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Buiuld A Bird Habitat
April 28, 2014

Prayers to the storm ravaged areas.

The roller coaster weather pattern continues.

Still, I am able to venture out once in a while.

I'm slowly getting some yard stuff done, and I get a walk in from time to time as well.

Pictured are catkins (blooms) from a Aspen tree.

A little sign of spring.

Still, there are no woodland flowers in bloom.

Not even Spring Beauty, Violets, or Trout lilies.

May apple haven't broken ground yet.

What to do for a May Basket this year?

Notice the moss in the Nesting box.

Black-capped chickadees will hopefully have a successful brood.

In the fields and woodland, other birds are nesting too.

Notice the sitting duck, and later are pictures of a Canada goose.

The first picture has her sitting in peace.

The second picture is after I spoke to here.

Yes, she is attempting to hide.

Both nests are on the flood plain (near the creek).

Heavy rains will flood them out, if predators don't get them.

Take a walk and enjoy your surroundings.

See what nature has to offer.

Currently my yard is filled with Red-winged blackbirds, Cowbirds, Song sparrows, Robins, Goldfinches and House finches.

Dark-eyed juncos remain.

No big hurry when snow still covers the north country.

A few of what I call winter birds, even though most of them are year round birds.

Birds like cardinals, chickadees, woodpeckers, a nuthatch or two and a couple of Tufted titmice will visit a feeder, not in the numbers they visit during the snow and cold.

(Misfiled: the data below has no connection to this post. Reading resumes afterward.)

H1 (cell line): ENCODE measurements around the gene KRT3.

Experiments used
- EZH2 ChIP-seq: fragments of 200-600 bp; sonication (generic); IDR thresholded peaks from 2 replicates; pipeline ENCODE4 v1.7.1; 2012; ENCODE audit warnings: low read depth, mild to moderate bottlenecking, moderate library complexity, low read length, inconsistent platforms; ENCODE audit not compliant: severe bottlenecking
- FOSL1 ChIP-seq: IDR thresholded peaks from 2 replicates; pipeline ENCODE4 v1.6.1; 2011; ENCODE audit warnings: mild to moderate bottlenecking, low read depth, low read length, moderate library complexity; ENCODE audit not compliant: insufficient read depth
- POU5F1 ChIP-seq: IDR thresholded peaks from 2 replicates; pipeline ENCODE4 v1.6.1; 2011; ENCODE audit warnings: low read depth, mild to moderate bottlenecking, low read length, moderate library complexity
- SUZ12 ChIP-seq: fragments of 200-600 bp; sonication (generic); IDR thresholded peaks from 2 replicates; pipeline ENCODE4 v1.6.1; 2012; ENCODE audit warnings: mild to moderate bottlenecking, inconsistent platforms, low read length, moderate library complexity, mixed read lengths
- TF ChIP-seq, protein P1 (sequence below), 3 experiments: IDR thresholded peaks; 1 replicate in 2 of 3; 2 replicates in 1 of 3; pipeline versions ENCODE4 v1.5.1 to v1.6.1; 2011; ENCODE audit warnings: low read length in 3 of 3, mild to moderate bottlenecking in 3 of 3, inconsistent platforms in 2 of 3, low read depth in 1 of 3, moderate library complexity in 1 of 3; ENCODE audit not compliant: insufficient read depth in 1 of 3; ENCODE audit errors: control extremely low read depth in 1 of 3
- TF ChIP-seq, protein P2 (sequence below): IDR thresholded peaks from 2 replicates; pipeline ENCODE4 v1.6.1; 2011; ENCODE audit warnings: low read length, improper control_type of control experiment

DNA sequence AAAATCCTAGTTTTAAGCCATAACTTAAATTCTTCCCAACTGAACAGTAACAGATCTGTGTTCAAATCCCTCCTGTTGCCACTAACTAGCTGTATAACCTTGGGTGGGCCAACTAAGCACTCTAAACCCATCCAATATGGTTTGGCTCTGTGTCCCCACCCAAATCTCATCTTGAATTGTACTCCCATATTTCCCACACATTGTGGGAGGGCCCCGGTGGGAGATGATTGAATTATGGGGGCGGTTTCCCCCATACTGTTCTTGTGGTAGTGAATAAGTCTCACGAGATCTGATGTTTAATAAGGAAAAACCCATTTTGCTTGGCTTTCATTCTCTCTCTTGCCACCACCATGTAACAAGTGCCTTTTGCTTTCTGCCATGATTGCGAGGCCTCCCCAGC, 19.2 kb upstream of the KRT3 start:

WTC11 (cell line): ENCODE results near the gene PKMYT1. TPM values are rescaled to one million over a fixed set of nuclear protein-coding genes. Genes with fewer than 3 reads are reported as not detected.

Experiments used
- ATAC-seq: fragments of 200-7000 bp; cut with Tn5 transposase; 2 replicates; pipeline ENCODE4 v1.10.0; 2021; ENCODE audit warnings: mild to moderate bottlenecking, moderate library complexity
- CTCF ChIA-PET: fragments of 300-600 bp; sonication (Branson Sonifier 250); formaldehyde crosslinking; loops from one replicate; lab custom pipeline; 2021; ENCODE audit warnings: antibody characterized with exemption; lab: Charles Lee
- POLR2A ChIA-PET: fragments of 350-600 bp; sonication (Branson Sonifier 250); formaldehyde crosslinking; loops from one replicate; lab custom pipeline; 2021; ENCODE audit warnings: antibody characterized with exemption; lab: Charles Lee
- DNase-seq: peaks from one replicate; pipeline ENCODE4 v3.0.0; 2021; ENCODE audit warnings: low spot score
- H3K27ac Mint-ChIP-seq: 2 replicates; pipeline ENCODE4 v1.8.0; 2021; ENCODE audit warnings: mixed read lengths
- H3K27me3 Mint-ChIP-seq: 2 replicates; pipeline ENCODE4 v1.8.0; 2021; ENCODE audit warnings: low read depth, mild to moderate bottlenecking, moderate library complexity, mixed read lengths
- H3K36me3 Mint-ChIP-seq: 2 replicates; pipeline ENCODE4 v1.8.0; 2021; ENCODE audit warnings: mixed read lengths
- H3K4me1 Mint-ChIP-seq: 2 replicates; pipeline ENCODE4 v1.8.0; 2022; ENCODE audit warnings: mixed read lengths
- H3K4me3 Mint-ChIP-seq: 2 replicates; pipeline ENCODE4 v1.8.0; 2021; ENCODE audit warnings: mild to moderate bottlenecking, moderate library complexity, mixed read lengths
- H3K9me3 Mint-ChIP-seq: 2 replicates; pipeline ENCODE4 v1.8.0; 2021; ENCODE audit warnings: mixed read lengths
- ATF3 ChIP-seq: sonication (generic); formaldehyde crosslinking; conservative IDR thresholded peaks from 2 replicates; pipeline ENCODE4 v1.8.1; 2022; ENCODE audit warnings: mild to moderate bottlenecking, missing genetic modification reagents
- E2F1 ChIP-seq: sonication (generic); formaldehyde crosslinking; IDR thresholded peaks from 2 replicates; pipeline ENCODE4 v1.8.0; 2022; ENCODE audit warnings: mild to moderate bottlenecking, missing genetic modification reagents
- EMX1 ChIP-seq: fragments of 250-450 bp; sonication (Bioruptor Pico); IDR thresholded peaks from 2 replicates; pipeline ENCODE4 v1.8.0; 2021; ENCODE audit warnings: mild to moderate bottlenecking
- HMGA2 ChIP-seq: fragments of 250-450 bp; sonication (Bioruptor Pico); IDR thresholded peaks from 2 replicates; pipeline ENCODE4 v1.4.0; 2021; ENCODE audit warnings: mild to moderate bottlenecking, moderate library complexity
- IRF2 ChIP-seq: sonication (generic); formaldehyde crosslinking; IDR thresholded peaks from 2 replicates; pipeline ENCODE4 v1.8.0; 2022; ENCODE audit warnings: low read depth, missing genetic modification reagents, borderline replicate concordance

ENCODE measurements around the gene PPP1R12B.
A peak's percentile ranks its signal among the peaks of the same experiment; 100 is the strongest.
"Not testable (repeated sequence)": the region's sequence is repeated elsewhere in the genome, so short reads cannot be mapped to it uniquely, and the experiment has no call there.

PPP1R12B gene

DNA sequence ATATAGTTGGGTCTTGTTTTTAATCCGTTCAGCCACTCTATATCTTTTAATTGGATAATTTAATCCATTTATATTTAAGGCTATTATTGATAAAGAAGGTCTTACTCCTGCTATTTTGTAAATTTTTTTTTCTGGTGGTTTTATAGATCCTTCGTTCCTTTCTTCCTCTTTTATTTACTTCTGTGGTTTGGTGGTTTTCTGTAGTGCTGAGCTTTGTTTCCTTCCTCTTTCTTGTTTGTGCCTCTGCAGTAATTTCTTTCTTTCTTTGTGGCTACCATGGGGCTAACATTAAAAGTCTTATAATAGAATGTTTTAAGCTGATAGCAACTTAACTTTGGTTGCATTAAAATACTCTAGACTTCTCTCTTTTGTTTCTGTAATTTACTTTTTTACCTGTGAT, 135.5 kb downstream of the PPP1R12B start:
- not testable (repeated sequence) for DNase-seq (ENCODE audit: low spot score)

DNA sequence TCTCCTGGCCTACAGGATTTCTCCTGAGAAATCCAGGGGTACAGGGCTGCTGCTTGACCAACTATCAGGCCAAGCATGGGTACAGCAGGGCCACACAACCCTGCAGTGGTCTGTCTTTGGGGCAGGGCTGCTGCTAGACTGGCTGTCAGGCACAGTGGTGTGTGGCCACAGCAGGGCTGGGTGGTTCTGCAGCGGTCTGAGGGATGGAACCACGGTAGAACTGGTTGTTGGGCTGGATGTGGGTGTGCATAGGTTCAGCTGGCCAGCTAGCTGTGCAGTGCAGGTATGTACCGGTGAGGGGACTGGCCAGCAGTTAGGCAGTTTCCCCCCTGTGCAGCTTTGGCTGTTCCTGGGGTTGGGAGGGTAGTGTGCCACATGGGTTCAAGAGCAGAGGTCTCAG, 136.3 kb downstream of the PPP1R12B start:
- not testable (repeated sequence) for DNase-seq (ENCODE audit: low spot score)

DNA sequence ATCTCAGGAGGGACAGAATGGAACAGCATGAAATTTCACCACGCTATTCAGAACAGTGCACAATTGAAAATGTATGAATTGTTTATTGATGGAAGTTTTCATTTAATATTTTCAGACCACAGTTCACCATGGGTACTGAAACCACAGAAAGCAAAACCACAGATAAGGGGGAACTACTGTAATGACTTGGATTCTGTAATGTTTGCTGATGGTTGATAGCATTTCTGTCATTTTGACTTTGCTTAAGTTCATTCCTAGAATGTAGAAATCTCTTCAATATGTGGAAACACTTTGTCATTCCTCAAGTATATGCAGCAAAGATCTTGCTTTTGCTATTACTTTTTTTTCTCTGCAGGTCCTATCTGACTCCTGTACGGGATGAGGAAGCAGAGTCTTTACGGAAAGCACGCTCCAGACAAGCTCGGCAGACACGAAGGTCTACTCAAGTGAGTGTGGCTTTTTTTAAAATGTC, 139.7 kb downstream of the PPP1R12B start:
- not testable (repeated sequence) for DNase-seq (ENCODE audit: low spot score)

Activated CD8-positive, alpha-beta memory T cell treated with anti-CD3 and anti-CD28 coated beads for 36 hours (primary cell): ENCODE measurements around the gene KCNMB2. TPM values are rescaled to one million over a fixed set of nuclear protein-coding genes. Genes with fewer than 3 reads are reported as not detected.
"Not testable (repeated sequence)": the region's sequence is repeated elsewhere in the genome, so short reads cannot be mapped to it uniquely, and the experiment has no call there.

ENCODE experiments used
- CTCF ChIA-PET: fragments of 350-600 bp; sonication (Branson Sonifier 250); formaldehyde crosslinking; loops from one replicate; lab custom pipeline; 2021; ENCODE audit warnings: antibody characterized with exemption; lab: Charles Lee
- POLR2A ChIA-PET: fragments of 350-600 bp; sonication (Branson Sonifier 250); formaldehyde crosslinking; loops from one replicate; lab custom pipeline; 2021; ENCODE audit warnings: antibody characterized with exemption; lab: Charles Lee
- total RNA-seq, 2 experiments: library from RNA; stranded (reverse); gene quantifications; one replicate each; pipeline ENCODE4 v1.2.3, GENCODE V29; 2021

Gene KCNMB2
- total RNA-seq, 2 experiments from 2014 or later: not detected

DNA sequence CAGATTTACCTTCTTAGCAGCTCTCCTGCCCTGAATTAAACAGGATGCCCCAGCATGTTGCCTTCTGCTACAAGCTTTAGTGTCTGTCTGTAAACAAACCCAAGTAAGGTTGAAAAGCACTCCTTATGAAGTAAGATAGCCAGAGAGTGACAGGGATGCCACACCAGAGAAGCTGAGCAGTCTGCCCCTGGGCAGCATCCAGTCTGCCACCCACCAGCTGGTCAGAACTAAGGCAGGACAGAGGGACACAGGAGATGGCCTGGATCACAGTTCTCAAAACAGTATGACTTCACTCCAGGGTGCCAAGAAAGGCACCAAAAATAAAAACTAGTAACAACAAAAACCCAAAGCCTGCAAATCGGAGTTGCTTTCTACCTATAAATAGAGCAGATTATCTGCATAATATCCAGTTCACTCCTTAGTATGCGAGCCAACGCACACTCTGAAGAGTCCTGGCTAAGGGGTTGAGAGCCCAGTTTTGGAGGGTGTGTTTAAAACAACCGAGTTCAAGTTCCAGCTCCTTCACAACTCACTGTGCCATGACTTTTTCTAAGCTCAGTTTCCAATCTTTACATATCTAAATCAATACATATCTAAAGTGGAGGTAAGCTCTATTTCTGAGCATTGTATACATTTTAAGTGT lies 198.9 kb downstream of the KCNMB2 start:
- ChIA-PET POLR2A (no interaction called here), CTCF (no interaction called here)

Female American robins are picking up nesting materials, even though many of the trees are still bare and the temperatures have been below normal, daylight hours and hormones wait for no man.

Do you have any birds hanging around with brightly colored breasts?

Many of these birds will perch in locations so the sun can shine on and reflect the colors more.

Meadowlarks especially will follow the sun through the sky as they do this.

You know us guys, we can't wait to show off the ladies.

Male hummingbirds will fly and display their Gorget so the colors reflect just so to impress the ladies.

For example, without the sunlight, a Male Ruby-throated hummingbird's Gorget appears almost black instead of ruby red.

Well, with spring finally showing some of its colors and life around here, it is safe to finally get some outdoor play in.

Grooming isn't much, as I prefer to leave much of the leaf litter in the flower beds.

Leaf litter turns into nice organic matter, feeding the plants and enriching the soil.

Leaf litter is used for bird nests, birds scratch for food under the litter.

Toads and salamanders will find the damp decaying material makes a good hide out.

Little sticks and twigs are used by many birds for nesting.

Wildlife gardening makes gardening a lot easier and more enjoyable.

This weeks letter....

Creating a Wildlife/Bird Habitat


(Garter Snake)

If you're a bird lover like me, and want to draw a diverse range of bird life to your yard, you'll need more than just a birdbath or bird feeder.

You need to attract birds the way a natural habitat would.

Creating a habitat for birds in your yard is not as difficult as it sounds.

It just takes some planning, a combination of dense, diverse native vegetation for shelter, as well as water and food sources.

Check natural areas and preserves in you area.

Think like a bird.

To create a bird-friendly habitat, you'll need to forget about having a well-manicured yard.

Birds are attracted to natural, dense growth, so let an area of your yard or garden grow uninhibited.

You'll also need an area for abundant bushes, a tree or trees and flowers that attract and make local birds feel at home.

Birds thrive on the seeds and fruits from these plants.

Native plants also offer food for insects (next week, feed the birds).

Dead leaves, old brush and long grasses attract birds because they provide good nesting material and food, in the way of insects.

Your bird habitat should be made up of plants native to your region.

The reason for this is two-fold: